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Permanent link (DOI): https://doi.org/10.7939/R36D0V

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Chromatographic separation of asphaltenes on silica materials Open Access

Descriptions

Other title
Subject/Keyword
asphaltenes
adsorption
chromatography
fluorescence
silica materials
Type of item
Thesis
Degree grantor
University of Alberta
Author or creator
Razavilar, Negin
Supervisor and department
Murray R.Gray, Chemical and Materials Engineering
Steven M.Kuznicki, Chemical and Materials Engineering
Examining committee member and department
Mark McDermott, Chemistry, University of Alberta
Department
Department of Chemical and Materials Engineering
Specialization

Date accepted
2009-10-01T20:35:38Z
Graduation date
2009-11
Degree
Master of Science
Degree level
Master's
Abstract
In this study, we describe the use of different silica materials to separate vanadium compounds from Asphaltenes. We used high performance flash chromatography separation method to separate asphaltenes at different solvent strengths on sea sand. The separation conditions were optimized for flow rate and the strength of the solvent. The selectivity of separation was determined based on asphaltene and metal recovery. With separation on sea sand as the solvent strength increased, the recovery percentage of the asphaltenes also increased. Similarly, stronger solvent blends give poor selectivity based on peak shifts in fluorescence spectra. The separation conditions were then used to compare the performance of a series of silica materials treated with alkaline earth metals. These samples were treated with the same molar concentration of reactant at the same temperature. Treatment of silica materials resulted in an increase in metals recovery and asphaltene recovery by providing less active sites for adsorption.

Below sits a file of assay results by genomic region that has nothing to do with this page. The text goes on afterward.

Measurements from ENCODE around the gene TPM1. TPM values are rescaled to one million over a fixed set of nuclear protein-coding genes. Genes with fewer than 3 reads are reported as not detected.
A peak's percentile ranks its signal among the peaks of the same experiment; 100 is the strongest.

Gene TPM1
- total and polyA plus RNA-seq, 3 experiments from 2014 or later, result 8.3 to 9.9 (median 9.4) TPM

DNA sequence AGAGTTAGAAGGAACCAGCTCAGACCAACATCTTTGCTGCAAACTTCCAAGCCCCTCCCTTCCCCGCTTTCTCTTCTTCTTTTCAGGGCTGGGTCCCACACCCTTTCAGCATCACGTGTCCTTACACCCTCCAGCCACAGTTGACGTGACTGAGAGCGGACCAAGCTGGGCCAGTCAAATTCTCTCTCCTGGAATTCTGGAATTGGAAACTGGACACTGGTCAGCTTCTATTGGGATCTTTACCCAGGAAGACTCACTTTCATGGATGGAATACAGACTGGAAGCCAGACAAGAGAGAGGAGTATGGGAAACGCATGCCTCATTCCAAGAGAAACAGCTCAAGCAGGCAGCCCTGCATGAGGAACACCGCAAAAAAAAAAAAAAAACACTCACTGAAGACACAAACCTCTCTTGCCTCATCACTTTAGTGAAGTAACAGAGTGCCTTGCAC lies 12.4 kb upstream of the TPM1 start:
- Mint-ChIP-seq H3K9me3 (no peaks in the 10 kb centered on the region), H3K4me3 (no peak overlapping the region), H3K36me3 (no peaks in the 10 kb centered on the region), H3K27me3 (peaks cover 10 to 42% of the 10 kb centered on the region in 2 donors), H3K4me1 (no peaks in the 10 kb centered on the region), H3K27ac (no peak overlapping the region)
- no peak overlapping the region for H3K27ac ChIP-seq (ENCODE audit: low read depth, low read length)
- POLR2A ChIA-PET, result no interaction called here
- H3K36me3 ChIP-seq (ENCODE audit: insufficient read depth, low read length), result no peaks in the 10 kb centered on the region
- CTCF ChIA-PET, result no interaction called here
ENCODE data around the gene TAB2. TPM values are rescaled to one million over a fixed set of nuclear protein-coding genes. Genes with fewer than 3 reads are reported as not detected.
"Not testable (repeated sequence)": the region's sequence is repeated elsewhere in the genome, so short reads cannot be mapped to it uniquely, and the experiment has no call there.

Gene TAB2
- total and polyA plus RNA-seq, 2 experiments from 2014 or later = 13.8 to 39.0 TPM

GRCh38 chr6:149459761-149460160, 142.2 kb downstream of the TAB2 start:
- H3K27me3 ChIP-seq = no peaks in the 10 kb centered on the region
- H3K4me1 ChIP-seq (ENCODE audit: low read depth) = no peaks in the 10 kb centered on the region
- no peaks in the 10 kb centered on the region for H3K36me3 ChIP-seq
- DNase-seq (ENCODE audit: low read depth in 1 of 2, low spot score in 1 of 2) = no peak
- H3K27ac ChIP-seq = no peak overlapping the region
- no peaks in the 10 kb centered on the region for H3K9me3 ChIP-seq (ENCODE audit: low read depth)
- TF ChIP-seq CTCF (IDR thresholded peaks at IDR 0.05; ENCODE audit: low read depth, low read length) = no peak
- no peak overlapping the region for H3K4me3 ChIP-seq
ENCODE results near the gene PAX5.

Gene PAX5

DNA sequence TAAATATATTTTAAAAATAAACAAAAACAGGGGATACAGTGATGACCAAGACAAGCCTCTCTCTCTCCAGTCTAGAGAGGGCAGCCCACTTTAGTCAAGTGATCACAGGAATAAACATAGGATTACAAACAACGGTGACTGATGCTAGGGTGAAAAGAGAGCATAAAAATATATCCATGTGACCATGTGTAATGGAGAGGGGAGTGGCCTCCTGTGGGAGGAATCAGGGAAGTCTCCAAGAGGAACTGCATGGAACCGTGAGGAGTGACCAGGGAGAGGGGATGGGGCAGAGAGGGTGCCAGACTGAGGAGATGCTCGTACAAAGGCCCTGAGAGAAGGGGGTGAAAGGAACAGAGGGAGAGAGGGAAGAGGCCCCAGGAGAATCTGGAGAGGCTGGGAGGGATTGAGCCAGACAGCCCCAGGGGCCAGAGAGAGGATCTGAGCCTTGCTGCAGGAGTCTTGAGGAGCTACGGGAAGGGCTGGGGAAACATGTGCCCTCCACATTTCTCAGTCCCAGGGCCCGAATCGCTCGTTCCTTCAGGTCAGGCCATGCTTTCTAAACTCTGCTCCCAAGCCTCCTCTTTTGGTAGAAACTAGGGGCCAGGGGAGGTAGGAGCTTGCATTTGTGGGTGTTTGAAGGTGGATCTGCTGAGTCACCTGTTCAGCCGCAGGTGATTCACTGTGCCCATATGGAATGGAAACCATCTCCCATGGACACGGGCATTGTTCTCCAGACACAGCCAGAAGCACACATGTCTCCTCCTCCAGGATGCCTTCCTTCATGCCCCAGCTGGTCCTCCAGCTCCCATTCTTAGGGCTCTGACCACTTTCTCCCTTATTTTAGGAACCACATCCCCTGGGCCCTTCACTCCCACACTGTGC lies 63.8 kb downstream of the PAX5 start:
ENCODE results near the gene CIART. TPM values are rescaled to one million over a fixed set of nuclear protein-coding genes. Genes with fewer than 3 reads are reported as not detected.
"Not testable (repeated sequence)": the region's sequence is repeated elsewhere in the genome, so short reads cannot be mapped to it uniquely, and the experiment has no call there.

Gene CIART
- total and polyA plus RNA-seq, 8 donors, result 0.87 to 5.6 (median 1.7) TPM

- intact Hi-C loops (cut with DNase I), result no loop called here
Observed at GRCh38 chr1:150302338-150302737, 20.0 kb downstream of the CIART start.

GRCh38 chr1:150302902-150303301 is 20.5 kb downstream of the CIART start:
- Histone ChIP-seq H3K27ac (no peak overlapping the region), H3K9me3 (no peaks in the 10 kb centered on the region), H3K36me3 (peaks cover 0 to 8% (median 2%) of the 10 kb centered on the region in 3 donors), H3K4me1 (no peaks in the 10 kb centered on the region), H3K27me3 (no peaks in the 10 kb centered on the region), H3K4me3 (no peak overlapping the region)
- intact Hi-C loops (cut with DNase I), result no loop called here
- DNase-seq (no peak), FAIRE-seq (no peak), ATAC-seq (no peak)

Language
English
DOI
doi:10.7939/R36D0V
Rights
Permission is hereby granted to the University of Alberta Libraries to reproduce single copies of this thesis and to lend or sell such copies for private, scholarly or scientific research purposes only. Where the thesis is converted to, or otherwise made available in digital form, the University of Alberta will advise potential users of the thesis of these terms. The author reserves all other publication and other rights in association with the copyright in the thesis and, except as herein before provided, neither the thesis nor any substantial portion thereof may be printed or otherwise reproduced in any material form whatsoever without the author's prior written permission.
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